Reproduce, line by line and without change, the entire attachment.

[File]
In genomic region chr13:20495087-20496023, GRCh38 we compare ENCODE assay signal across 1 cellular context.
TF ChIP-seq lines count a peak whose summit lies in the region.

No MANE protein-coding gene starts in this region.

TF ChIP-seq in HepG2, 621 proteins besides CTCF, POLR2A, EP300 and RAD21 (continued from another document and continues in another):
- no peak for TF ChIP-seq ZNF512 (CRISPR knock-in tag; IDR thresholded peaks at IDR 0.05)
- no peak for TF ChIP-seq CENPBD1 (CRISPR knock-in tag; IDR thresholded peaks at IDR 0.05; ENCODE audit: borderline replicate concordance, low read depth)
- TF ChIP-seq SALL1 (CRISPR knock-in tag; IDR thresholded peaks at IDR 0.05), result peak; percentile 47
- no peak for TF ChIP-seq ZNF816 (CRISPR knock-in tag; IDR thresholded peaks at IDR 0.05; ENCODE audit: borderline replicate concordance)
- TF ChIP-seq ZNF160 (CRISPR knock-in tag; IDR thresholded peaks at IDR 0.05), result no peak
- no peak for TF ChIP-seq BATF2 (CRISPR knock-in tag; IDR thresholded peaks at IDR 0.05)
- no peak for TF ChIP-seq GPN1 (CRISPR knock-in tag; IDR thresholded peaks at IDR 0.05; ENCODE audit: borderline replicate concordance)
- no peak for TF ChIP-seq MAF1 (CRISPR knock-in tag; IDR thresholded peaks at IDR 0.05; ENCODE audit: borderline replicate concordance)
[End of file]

In genomic region chr13:20495087-20496023, GRCh38 we compare ENCODE assay signal across 1 cellular context.
TF ChIP-seq lines count a peak whose summit lies in the region.

No MANE protein-coding gene starts in this region.

TF ChIP-seq in HepG2, 621 proteins besides CTCF, POLR2A, EP300 and RAD21 (continued from another document and continues in another):
- no peak for TF ChIP-seq ZNF512 (CRISPR knock-in tag; IDR thresholded peaks at IDR 0.05)
- no peak for TF ChIP-seq CENPBD1 (CRISPR knock-in tag; IDR thresholded peaks at IDR 0.05; ENCODE audit: borderline replicate concordance, low read depth)
- TF ChIP-seq SALL1 (CRISPR knock-in tag; IDR thresholded peaks at IDR 0.05), result peak; percentile 47
- no peak for TF ChIP-seq ZNF816 (CRISPR knock-in tag; IDR thresholded peaks at IDR 0.05; ENCODE audit: borderline replicate concordance)
- TF ChIP-seq ZNF160 (CRISPR knock-in tag; IDR thresholded peaks at IDR 0.05), result no peak
- no peak for TF ChIP-seq BATF2 (CRISPR knock-in tag; IDR thresholded peaks at IDR 0.05)
- no peak for TF ChIP-seq GPN1 (CRISPR knock-in tag; IDR thresholded peaks at IDR 0.05; ENCODE audit: borderline replicate concordance)
- no peak for TF ChIP-seq MAF1 (CRISPR knock-in tag; IDR thresholded peaks at IDR 0.05; ENCODE audit: borderline replicate concordance)